At first you think that you'd never do that on the road. The steering rate of the 458 was ramped up by about a third compared to the F430 and you might imagine this directness and the engine's incredible power and appetite for revs would leave you frazzled after a few fast miles. But you quickly adapt your steering inputs and realise that this incredible, naturally aspirated engine can be finely controlled by your right foot.
The last time I was lucky enough to drive Mike Woods' Speciale, it rained for two days. It was on the Michelin Cup 2s specially developed for fantastic single-lap performance and long-run consistency, too. It seemed that soaking Welsh B-roads were also a consideration because the Speciale was astonishing over the puddled surface, cattle grids and all. I turned all the aids off and revelled in its control. I'm doing the same today, in the dry, and the way it settles into the corners, the tactility of the steering and the feedback and feel as you energise the rear tyres - precisely - with a squeeze of throttle ahead of the apex is absolutely glorious.
‘IN THE RIGHT CONDITIONS. THE PISTA CAN COVER GROUND AT A STAGGERING PACE - AND ENGAGE YOU IN THE PROCESS’
In my experience, passengers don't cope well with it, feeling the escalating shove in the back, or the lateral g building, hearing the frantic, slightly hysterical howl of the engine and thus fearing that oblivion is but an ill-judged throttle squeeze or flick of steering away. Yet from the driver's seat the Speciale feels unshakably composed, with an effortless poise that's at odds with engine's manic ebb and flow as the road alternately tightens and opens up. It is slightly surreal, feeling so calm as you wring out a 600bhp V8 to 9000rpm. At one point I caught myself musing what it would be like with a little more mid-range torque...
The answer to that is provided, partly, by the 488 Pista. Partly, because the adoption of twin turbos for the 488's new 3.9-litre V8 doesn't bring a little more mid-range torque, it brings a truckload. The Speciale's peak is a gnat's short of 400lb ft at 6000rpm; the Pista delivers 568lb ft at 3000rpm - that's getting on for 50 per cent more at half the revs.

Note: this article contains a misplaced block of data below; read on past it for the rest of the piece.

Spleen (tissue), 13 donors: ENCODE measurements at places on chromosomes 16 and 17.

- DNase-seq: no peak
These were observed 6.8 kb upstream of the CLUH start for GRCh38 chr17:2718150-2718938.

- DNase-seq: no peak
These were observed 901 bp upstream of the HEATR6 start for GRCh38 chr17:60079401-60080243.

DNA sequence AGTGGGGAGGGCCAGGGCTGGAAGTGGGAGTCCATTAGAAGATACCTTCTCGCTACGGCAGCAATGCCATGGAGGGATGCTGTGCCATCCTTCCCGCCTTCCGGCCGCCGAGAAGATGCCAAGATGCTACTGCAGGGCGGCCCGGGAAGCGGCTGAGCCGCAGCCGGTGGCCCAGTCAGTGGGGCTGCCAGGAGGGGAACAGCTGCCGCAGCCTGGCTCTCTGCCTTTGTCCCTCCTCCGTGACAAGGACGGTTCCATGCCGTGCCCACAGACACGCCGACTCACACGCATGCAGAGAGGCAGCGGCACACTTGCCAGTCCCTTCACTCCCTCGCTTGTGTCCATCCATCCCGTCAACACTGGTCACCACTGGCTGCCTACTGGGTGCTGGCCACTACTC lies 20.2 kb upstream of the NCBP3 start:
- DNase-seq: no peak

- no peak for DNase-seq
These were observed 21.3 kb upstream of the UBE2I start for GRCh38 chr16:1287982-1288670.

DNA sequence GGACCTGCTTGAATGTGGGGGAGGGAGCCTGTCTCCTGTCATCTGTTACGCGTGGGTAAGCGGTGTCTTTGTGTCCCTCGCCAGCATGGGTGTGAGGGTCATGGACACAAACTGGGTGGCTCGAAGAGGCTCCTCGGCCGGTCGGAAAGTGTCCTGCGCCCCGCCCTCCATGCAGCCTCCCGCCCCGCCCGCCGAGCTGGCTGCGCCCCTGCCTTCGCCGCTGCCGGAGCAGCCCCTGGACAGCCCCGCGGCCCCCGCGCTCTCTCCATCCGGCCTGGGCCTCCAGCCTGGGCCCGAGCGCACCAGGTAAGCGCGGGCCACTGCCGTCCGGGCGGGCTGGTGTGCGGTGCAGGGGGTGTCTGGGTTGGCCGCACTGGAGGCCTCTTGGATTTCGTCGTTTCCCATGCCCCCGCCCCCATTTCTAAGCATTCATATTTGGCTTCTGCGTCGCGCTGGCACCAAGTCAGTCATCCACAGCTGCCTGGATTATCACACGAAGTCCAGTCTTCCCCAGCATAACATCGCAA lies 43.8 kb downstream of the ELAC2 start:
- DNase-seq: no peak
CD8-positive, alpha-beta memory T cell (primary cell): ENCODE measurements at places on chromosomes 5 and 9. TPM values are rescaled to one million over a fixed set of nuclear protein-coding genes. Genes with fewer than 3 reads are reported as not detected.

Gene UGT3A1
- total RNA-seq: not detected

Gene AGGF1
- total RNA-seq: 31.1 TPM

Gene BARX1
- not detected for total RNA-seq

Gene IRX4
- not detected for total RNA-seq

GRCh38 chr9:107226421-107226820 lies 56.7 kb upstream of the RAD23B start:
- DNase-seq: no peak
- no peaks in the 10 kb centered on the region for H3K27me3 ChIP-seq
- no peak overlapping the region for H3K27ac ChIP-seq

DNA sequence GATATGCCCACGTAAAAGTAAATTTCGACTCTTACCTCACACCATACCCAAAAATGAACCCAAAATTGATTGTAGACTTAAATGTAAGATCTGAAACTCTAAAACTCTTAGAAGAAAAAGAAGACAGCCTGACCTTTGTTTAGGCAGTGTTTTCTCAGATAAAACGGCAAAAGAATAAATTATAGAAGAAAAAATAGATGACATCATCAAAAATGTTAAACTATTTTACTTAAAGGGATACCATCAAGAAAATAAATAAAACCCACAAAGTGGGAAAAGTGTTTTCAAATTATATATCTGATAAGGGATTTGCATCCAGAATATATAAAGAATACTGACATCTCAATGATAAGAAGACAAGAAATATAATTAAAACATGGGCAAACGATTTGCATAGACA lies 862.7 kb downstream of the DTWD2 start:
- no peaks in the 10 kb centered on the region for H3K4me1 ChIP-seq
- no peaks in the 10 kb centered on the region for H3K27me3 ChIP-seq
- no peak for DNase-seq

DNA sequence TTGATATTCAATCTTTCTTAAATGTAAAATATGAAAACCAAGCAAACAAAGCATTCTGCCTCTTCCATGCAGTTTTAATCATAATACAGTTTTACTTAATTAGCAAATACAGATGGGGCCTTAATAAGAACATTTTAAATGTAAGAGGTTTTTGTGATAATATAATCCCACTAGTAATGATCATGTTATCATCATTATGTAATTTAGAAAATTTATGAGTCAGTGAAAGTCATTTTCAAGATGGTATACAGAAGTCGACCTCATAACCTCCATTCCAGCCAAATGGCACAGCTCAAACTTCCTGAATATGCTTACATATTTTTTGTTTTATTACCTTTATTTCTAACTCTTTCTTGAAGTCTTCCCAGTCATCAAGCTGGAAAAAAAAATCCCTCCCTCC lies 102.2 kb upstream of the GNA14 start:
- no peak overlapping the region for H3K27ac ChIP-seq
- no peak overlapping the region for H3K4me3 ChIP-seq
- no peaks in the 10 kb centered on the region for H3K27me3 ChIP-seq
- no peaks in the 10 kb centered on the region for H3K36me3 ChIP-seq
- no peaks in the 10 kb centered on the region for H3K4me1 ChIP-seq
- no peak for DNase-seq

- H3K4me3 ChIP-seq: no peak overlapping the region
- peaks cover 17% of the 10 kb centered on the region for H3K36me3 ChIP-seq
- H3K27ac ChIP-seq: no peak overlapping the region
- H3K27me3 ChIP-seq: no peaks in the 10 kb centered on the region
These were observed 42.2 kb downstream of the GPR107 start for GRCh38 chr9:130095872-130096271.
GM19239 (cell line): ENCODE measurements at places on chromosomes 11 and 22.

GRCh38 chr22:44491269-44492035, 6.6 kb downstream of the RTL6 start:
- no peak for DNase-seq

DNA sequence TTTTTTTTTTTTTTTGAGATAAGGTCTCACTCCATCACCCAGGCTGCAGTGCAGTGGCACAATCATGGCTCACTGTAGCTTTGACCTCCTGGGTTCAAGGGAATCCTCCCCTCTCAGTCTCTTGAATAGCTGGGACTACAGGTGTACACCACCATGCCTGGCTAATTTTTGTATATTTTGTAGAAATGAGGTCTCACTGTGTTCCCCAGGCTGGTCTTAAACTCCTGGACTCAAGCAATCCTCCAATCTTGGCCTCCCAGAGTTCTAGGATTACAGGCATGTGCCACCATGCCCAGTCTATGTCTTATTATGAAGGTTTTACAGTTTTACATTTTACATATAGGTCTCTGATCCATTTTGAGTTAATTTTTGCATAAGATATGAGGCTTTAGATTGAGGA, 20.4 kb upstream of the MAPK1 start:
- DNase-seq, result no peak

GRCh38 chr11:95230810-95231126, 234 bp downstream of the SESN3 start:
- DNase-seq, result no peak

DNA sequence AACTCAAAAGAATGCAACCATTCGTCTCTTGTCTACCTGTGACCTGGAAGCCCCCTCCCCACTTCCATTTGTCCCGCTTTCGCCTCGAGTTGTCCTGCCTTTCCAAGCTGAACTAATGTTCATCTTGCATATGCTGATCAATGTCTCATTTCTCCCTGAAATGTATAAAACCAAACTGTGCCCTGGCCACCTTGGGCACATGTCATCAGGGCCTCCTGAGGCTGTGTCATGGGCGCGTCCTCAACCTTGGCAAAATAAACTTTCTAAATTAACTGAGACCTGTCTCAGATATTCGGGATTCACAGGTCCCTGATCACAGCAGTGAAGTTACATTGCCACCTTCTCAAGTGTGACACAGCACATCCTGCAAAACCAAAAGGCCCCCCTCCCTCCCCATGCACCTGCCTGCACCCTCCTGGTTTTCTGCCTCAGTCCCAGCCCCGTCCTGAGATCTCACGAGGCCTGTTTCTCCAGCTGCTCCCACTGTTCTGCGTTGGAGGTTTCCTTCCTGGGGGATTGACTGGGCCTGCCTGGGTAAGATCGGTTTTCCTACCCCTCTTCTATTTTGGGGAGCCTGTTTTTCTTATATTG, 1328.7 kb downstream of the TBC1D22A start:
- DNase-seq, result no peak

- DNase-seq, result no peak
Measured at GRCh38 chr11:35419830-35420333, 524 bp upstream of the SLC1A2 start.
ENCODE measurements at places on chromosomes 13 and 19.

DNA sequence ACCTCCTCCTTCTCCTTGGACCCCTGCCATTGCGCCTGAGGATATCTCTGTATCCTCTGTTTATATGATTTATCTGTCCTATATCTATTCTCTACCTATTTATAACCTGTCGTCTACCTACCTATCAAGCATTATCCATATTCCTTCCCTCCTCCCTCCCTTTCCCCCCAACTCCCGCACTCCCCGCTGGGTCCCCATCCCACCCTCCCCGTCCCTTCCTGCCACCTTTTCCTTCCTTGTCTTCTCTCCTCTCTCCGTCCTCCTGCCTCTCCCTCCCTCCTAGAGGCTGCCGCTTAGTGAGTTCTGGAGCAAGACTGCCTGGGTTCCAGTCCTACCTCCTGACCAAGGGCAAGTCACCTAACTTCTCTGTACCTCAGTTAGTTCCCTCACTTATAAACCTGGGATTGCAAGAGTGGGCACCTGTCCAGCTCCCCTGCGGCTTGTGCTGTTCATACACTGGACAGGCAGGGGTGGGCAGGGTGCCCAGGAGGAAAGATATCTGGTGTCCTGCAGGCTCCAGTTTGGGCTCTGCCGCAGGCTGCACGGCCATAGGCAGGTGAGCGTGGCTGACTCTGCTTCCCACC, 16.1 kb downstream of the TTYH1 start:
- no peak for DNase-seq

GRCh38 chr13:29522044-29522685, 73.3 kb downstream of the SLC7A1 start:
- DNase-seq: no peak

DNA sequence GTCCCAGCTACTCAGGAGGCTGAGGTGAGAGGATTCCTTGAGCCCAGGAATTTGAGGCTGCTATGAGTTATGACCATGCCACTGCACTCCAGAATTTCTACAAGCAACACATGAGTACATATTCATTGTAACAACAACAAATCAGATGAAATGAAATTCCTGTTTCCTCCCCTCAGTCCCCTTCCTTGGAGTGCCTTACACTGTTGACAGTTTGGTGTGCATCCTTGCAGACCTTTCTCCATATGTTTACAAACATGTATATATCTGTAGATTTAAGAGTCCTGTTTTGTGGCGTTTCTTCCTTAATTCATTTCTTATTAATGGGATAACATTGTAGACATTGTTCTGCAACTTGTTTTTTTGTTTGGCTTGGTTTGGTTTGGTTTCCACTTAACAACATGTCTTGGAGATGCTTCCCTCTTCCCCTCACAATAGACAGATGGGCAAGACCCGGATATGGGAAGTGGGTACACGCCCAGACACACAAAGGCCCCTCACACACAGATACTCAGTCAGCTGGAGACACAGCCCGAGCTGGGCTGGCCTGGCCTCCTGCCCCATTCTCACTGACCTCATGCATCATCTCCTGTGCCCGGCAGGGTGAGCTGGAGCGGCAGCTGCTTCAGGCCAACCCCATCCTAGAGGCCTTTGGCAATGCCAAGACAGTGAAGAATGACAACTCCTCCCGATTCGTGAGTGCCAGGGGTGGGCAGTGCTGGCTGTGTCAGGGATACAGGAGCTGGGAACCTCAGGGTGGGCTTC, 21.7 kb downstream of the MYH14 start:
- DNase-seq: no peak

You'd think that this would fundamentally change the way the Pista drives, compared with its predecessors, but it doesn't. I've been lucky enough to drive the Pista a few times now and I've grown to like it more each time. It's true to the special-series values, not only by being 100kg lighter than the stock 488 GTB but by having that same intimate relationship with the road. The damping of the Pista is fabulous, the whole car settling into an apex four-square, massive grip from the warm Cup 2s holding the exact line.
You'd expect the readily available torque to make things different on the exit, and it can, if you want it to, but for a turbocharged machine the Pista has great throttle response. You can mete out the torque so that the exit is smooth and orderly, or you can twist the manettino, light up the rear tyres and apply a twist of opposite lock. All the aids are there, even further refined to cope with the torque uplift, so help is at hand, though sometimes perhaps not quite as readily as you might expect.
'GIVE THE THROTTLE A DECENT SQUEEZE AND IT SOUNDS AS THOUGH THE V8 IS IN THE COCKPIT WITH YOU'